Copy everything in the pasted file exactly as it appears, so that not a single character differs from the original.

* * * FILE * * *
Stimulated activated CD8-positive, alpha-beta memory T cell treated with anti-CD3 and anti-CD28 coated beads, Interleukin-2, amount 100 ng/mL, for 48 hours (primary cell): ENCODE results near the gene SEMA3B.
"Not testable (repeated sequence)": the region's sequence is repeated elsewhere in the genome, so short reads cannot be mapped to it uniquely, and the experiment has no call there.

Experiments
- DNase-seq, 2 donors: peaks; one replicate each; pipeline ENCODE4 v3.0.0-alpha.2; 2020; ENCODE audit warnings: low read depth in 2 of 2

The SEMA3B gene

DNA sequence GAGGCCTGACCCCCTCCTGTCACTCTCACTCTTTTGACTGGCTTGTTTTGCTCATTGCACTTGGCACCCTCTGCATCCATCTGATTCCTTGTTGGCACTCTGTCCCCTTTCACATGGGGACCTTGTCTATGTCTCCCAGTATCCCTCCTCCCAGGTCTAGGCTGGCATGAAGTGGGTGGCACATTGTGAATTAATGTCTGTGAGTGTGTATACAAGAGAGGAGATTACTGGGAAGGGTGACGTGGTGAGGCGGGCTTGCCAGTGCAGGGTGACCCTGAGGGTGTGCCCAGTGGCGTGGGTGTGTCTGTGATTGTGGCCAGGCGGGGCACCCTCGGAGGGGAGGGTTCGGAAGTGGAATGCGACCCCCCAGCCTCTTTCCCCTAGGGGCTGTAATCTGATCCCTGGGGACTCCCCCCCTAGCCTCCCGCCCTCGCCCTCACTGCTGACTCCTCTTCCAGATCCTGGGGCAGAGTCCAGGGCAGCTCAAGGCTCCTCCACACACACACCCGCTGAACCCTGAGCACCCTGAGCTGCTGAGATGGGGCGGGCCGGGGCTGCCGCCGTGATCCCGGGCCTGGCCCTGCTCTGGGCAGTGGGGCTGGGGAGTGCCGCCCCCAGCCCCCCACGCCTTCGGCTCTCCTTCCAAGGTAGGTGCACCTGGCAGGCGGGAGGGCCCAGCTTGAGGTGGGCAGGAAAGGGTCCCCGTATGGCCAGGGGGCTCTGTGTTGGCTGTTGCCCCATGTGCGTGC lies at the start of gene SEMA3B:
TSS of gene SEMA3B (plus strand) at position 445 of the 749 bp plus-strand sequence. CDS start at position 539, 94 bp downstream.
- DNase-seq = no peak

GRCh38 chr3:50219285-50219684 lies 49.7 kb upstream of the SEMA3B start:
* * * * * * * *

Stimulated activated CD8-positive, alpha-beta memory T cell treated with anti-CD3 and anti-CD28 coated beads, Interleukin-2, amount 100 ng/mL, for 48 hours (primary cell): ENCODE results near the gene SEMA3B.
"Not testable (repeated sequence)": the region's sequence is repeated elsewhere in the genome, so short reads cannot be mapped to it uniquely, and the experiment has no call there.

Experiments
- DNase-seq, 2 donors: peaks; one replicate each; pipeline ENCODE4 v3.0.0-alpha.2; 2020; ENCODE audit warnings: low read depth in 2 of 2

The SEMA3B gene

DNA sequence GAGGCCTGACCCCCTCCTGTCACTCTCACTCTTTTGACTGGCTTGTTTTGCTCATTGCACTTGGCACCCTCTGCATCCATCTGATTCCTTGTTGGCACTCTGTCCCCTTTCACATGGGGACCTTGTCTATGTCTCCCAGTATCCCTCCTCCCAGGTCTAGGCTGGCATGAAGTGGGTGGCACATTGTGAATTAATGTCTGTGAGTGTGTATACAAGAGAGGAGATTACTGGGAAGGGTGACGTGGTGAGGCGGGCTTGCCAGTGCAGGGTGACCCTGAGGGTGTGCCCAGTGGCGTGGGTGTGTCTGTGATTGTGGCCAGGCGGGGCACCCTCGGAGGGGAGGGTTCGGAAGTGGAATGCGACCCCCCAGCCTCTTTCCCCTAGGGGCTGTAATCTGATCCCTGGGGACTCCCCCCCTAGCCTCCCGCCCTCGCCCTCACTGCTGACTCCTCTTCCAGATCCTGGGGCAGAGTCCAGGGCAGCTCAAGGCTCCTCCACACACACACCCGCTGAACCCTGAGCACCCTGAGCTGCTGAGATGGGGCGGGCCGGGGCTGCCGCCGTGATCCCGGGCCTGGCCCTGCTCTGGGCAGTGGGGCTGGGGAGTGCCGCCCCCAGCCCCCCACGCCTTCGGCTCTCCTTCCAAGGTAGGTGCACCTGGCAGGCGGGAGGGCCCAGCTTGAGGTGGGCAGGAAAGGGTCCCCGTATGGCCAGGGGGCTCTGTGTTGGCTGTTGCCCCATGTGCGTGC lies at the start of gene SEMA3B:
TSS of gene SEMA3B (plus strand) at position 445 of the 749 bp plus-strand sequence. CDS start at position 539, 94 bp downstream.
- DNase-seq = no peak

GRCh38 chr3:50219285-50219684 lies 49.7 kb upstream of the SEMA3B start: